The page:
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This eBook from the Gutenberg Project consists of approximately 427 pages of information about The Return of the Native.

In fact, precisely at this transitional point of its nightly roll into darkness the great and particular glory of the Egdon waste began, and nobody could be said to understand the heath who had not been there at such a time.  It could best be felt when it could not clearly be seen, its complete effect and explanation lying in this and the succeeding hours before the next dawn; then, and only then, did it tell its true tale.  The spot was, indeed, a near relation of night, and when night showed itself an apparent tendency to gravitate together could be perceived in its shades and the scene.  The sombre stretch of rounds and hollows seemed to rise and meet the evening gloom in pure sympathy, the heath exhaling darkness as rapidly as the heavens precipitated it.  And so the obscurity in the air and the obscurity in the land closed together in a black fraternization towards which each advanced half-way.

The place became full of a watchful intentness now; for when other things sank blooding to sleep the heath appeared slowly to awake and listen.  Every night its Titanic form seemed to await something; but it had waited thus, unmoved, during so many centuries, through the crises of so many things, that it could only be imagined to await one last crisis—­the final overthrow.

It was a spot which returned upon the memory of those who loved it with an aspect of peculiar and kindly congruity.  Smiling champaigns of flowers and fruit hardly do this, for they are permanently harmonious only with an existence of better reputation as to its issues than the present.  Twilight combined with the scenery of Egdon Heath to evolve a thing majestic without severity, impressive without showiness, emphatic in its admonitions, grand in its simplicity.  The qualifications which frequently invest the facade of a prison with far more dignity than is found in the facade of a palace double its size lent to this heath a sublimity in which spots renowned for beauty of the accepted kind are utterly wanting.  Fair prospects wed happily with fair times; but alas, if times be not fair!  Men have oftener suffered from the mockery of a place too smiling for their reason than from the oppression of surroundings oversadly tinged.  Haggard Egdon appealed to a subtler and scarcer instinct, to a more recently learnt emotion, than that which responds to the sort of beauty called charming and fair.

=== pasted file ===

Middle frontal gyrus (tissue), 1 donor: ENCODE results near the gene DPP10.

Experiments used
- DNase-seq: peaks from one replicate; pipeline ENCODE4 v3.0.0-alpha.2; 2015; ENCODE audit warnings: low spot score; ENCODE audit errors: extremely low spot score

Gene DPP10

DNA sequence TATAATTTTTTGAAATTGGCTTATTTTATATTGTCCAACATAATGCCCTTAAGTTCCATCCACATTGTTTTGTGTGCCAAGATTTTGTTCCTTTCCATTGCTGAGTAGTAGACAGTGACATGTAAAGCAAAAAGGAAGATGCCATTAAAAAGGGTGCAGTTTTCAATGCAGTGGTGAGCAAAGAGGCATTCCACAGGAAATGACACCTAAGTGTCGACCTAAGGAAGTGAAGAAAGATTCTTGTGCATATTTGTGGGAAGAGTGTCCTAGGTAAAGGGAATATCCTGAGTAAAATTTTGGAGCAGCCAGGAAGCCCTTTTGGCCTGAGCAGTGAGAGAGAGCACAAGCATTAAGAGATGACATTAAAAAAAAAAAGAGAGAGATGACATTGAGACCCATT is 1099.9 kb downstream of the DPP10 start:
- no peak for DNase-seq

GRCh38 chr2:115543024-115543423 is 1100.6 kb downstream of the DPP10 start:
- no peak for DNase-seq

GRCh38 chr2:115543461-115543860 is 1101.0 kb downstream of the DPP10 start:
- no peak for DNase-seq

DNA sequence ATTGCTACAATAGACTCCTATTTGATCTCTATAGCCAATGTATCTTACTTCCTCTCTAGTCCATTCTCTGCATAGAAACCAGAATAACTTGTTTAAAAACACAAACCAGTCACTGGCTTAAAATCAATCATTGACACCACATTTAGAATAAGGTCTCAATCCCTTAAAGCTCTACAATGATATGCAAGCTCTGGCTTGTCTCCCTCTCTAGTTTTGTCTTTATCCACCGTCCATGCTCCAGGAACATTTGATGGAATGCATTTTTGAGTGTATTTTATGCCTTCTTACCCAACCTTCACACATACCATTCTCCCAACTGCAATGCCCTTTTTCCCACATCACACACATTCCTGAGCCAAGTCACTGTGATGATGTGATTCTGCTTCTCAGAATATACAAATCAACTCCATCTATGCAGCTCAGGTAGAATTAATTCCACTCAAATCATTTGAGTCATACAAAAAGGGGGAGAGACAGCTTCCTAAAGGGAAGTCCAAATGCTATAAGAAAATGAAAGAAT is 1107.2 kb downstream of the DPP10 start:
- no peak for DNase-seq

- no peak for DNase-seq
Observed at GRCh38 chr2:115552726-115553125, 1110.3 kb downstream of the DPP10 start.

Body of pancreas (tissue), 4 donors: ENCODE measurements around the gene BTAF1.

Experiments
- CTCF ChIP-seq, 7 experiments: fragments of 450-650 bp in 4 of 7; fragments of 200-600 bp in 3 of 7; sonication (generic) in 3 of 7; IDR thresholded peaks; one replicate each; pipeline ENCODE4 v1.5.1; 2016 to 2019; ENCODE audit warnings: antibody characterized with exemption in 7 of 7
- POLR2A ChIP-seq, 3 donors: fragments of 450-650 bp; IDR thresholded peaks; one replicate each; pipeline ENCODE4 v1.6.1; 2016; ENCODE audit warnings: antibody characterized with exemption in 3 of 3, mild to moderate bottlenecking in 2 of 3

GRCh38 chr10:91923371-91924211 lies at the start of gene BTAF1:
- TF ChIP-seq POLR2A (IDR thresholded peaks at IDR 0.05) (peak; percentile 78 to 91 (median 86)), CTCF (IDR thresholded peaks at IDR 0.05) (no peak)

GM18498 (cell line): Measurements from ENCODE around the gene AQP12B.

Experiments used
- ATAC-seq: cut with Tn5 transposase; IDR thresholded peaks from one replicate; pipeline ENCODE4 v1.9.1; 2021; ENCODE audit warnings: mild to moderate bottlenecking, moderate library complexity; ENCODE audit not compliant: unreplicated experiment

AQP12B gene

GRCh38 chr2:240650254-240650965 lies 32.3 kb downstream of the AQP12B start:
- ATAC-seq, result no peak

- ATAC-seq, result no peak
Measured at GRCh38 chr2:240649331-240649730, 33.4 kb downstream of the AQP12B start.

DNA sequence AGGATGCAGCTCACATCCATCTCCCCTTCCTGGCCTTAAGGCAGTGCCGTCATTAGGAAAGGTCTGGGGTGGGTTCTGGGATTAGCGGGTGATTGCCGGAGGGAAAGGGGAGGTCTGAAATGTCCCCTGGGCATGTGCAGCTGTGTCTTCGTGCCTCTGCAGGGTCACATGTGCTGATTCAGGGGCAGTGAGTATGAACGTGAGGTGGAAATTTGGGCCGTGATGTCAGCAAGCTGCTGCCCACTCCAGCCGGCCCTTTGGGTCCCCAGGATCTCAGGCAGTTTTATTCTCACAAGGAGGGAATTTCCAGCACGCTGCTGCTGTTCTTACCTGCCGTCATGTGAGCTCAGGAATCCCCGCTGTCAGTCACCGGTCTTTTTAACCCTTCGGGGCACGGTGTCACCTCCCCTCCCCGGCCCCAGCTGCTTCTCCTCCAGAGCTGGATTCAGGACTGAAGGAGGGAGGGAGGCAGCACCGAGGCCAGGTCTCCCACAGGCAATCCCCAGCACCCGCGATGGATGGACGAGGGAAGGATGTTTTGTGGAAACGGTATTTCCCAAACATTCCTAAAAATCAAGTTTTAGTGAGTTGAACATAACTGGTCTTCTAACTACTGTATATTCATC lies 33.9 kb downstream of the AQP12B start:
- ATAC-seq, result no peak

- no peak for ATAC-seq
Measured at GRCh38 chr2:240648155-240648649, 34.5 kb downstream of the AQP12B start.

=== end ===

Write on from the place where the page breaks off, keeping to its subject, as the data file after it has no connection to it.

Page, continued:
Indeed, it is a question if the exclusive reign of this orthodox beauty is not approaching its last quarter.  The new Vale of Tempe may be a gaunt waste in Thule; human souls may find themselves in closer and closer harmony with external things wearing a sombreness distasteful to our race when it was young.  The time seems near, if it has not actually arrived, when the chastened sublimity of a moor, a sea, or a mountain will be all of nature that is absolutely in keeping with the moods of the more thinking among mankind.  And ultimately, to the commonest tourist, spots like Iceland may become what the vineyards and myrtle-gardens of South Europe are to him now; and Heidelberg and Baden be passed unheeded as he hastens from the Alps to the sand-dunes of Scheveningen.

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